This luxuriously cast film of Mozart's beloved opera buffa features a host of legendary interpretations, including Kiri Te Kanawa's exquisite Countess Almaviva, Dietrich Fischer-Dieskau as her philandering husband, Hermann Prey as the wily title character, Mirella Freni, a delight as his no less savvy bride Susanna, and Maria Ewing, hilarious as the lovesick page Cherubino. Director Jean-Pierre Ponnelle's imaginative camera-work tellingly emphasizes character and mood in this immortal story of love, intrigue and class struggle, set against the historical background of ancien regime Europe sliding inexorably towards revolution.
Götz Friedrich’s 1981 Elektra film sets Richard Strauss’ opera in a dark and dingy abandoned 20th-century factory populated by grungy denizens in psuedo-Greek garb. Elektra herself appears like some deranged homeless woman reeking with sweat and slime (in the rain). And the depravity doesn’t stop there. Friedrich plays up the work’s sado-masochistic elements, with bloody whippings and an orgy sequence involving nude lesbians bathing themselves in the blood of a sacrificial ram. Now you might think that all of this detracts from the score, but on the contrary, the production matches image to music so brilliantly that anyone seeing this opera for the first time would think they were created for each other (which allows you to ignore the occasional useless, almost silly gesture, such as the frequent and prolonged shots of Agamemnon’s bloodied visage during Elektra’s opening monologue).
The conventional view of Niccolò Paganini's 24 Caprices puts them among the encores and etudes violinists use to hone their skills and show off their prowess. But Julia Fischer regards them primarily as expressive works that are as rich in lyricism and emotional color as they are in advanced techniques, and her 2010 Decca album shows her considered approach to the music. There's no doubt about Fischer's impressive abilities, which are apparent from hearing the first Caprice, and all the trickiest double- and triple-stops, bowing styles, and various means of articulation that are included in this fantastic work reveal her phenomenal gifts. But as amazing as Fischer's performance is for sheer technique, it is highly pleasurable because of her polished musicality and firm control of every nuance that is either overt or suggested in the music. Highly recommended. (AMG)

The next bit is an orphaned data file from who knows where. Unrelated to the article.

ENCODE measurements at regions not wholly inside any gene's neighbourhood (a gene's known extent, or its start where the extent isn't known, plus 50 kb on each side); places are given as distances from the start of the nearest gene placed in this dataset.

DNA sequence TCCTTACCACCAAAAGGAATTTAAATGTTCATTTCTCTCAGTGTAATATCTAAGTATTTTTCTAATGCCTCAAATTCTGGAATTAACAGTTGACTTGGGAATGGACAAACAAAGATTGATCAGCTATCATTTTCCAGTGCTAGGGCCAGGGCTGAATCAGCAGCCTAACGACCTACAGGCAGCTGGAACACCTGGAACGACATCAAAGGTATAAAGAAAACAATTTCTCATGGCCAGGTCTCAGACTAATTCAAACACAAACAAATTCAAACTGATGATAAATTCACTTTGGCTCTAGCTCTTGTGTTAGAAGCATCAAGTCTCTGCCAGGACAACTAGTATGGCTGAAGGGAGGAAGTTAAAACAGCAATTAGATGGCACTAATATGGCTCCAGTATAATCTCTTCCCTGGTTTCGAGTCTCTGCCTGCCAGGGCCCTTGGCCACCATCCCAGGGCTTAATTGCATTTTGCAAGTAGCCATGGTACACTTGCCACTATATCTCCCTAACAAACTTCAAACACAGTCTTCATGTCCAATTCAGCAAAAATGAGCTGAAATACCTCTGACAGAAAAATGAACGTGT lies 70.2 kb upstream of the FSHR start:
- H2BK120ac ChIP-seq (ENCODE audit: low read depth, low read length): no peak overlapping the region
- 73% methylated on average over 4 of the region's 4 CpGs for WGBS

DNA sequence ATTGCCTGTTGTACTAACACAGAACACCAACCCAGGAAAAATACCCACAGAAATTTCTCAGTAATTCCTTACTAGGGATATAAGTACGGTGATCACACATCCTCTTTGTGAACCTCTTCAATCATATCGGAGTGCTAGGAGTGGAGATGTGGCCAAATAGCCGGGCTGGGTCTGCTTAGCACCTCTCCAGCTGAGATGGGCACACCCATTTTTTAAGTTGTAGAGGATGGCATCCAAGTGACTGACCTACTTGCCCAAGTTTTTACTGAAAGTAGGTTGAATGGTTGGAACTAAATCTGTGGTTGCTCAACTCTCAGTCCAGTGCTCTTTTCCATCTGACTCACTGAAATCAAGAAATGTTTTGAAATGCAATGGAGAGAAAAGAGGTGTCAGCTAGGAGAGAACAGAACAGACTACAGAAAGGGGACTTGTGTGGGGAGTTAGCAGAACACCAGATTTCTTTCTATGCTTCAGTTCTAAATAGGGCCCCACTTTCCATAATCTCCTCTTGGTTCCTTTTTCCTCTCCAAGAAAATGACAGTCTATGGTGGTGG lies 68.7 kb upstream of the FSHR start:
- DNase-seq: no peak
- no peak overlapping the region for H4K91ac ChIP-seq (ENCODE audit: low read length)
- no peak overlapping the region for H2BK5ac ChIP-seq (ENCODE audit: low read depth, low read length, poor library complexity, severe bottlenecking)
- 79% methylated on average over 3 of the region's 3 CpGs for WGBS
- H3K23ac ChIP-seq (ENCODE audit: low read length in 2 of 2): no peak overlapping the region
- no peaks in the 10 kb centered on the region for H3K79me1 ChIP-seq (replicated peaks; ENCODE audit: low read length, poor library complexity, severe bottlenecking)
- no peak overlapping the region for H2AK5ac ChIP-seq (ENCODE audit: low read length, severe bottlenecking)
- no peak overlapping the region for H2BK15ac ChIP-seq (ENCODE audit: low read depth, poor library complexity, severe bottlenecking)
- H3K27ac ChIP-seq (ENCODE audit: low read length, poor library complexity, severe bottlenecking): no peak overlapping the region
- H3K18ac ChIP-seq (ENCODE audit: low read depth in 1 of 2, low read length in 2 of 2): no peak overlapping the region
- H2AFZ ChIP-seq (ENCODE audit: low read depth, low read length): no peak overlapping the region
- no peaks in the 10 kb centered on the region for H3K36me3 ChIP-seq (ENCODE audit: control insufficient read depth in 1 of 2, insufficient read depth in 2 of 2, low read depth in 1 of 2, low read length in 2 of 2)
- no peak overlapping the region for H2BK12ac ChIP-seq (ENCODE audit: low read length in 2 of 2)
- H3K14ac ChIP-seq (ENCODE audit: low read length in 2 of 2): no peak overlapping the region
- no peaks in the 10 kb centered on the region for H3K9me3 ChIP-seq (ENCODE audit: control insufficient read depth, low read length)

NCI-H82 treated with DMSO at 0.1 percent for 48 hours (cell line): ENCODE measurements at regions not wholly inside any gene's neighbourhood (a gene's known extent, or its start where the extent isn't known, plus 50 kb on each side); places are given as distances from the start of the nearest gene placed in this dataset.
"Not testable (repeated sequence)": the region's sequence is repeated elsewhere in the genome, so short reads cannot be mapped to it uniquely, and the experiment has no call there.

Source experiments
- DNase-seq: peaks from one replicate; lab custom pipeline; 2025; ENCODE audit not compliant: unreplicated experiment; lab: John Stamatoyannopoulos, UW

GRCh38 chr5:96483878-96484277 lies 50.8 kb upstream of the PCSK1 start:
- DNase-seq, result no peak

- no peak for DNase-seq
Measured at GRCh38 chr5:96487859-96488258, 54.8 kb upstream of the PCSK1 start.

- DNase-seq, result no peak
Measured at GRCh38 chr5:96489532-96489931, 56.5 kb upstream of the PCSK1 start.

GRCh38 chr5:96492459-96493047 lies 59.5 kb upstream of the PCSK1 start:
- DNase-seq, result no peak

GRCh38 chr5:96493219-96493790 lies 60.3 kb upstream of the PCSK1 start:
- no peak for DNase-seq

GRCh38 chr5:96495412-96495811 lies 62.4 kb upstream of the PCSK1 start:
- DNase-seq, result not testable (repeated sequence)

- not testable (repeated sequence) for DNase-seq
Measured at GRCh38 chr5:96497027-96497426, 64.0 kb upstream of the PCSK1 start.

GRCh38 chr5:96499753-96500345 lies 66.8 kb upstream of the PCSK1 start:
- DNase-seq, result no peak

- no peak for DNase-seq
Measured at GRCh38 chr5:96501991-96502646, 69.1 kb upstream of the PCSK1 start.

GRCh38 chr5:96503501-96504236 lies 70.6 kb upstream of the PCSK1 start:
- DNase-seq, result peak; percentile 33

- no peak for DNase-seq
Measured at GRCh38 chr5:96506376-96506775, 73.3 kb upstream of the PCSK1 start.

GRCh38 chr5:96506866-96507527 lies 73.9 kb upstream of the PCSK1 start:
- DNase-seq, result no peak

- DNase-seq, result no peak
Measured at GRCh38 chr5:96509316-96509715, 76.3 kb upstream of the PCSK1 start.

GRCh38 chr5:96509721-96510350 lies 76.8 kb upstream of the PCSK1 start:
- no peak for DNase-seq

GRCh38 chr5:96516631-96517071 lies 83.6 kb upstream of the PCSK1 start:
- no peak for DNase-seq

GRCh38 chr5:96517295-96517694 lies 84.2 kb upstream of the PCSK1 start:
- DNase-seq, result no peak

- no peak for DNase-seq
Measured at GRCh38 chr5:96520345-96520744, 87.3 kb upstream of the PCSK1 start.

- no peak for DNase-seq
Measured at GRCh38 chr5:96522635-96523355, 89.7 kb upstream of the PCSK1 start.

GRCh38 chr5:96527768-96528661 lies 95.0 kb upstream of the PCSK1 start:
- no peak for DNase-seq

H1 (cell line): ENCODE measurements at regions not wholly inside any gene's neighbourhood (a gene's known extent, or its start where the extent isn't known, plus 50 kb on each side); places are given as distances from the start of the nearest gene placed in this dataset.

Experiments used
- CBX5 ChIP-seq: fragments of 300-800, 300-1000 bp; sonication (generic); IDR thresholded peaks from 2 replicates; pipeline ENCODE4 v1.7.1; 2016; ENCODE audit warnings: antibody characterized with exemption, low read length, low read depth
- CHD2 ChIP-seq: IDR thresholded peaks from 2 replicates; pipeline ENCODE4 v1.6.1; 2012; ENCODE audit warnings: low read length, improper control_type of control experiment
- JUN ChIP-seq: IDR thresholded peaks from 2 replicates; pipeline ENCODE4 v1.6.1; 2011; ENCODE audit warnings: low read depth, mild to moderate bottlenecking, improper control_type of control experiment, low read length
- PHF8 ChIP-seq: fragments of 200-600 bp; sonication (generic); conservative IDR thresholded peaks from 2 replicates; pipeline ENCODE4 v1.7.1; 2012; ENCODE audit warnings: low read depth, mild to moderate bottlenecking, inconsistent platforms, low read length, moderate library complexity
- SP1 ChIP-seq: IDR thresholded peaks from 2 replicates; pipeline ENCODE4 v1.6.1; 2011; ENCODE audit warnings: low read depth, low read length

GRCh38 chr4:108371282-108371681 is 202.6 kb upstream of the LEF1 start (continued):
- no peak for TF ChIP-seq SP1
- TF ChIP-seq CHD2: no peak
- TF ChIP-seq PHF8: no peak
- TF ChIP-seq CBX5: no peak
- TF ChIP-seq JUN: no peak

This Bartered Bride ’s acting and singing is generally of a high level. Lucia Popp was caught at a perfect time for this role. She’d gradually been developing her voice into a larger, more dramatic instrument, and here displays a lyric’s warmth with the power of a spinto. She clearly enjoys the challenge of the only serious aria in the entire work (in act III; performed in German as “Wie fremd und tot”), providing many fine interpretative points and a great deal of tonal variety. The audience goes wild, as well they might.
Searching for Bobby Fischer was inspired by the life of chess prodigy Josh Waitzkin, as written by his father Fred Waitzkin. Josh (Max Pomeranc) is a "regular kid" who begins evincing signs of being a genius at chess. His father (Joe Mantegna) encourages this, hoping that it won't fundamentally change his son's healthy outlook on life. But Josh is taken under the wing of cold-blooded chess instructor Bruce Pandolfini (Ben Kingsley), who indoctrinates the boy in the "Bobby Fischer" strategy. Unfortunately, Pandolfini emphasizes all of Fischer's negative traits, especially his contempt for his opponents. Josh is in danger throughout the film of sacrificing his essential decency, but in a rousing conclusion, the boy is able to successfully blend ruthless competition with good sportsmanship.
In 1964 Deutsche Oper Berlin still had no General Music Director. But Artistic Director Gustav Rudolf Sellner made a virtue out a necessity and – in addition to the permanent conductor Heinrich Hollreiser and the regular guest conductor Karl Böhm – brought in further conductors from home and abroad for individual productions. For Don Carlos he invited Wolfgang Sawallisch, who since 1957 had been making a name for himself at the Bayreuth Festival, above all with Tannhäuser and the Flying Dutchman and since 1960 had been acting General Music Director in Hamburg. He had at his disposal an ensemble of outstanding soloists…